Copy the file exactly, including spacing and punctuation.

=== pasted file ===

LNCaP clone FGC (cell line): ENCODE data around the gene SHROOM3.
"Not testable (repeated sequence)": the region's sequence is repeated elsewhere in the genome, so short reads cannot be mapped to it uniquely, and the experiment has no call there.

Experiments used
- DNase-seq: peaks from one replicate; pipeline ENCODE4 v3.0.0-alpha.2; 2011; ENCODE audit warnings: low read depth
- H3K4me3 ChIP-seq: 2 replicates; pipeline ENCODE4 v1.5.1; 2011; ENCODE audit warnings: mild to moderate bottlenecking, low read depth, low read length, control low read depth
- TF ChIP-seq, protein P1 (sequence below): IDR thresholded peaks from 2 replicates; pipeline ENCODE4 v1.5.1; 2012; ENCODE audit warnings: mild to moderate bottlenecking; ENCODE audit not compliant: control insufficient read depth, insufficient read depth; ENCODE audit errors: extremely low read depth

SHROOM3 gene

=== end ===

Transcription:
LNCaP clone FGC (cell line): ENCODE data around the gene SHROOM3.
"Not testable (repeated sequence)": the region's sequence is repeated elsewhere in the genome, so short reads cannot be mapped to it uniquely, and the experiment has no call there.

Experiments used
- DNase-seq: peaks from one replicate; pipeline ENCODE4 v3.0.0-alpha.2; 2011; ENCODE audit warnings: low read depth
- H3K4me3 ChIP-seq: 2 replicates; pipeline ENCODE4 v1.5.1; 2011; ENCODE audit warnings: mild to moderate bottlenecking, low read depth, low read length, control low read depth
- TF ChIP-seq, protein P1 (sequence below): IDR thresholded peaks from 2 replicates; pipeline ENCODE4 v1.5.1; 2012; ENCODE audit warnings: mild to moderate bottlenecking; ENCODE audit not compliant: control insufficient read depth, insufficient read depth; ENCODE audit errors: extremely low read depth

SHROOM3 gene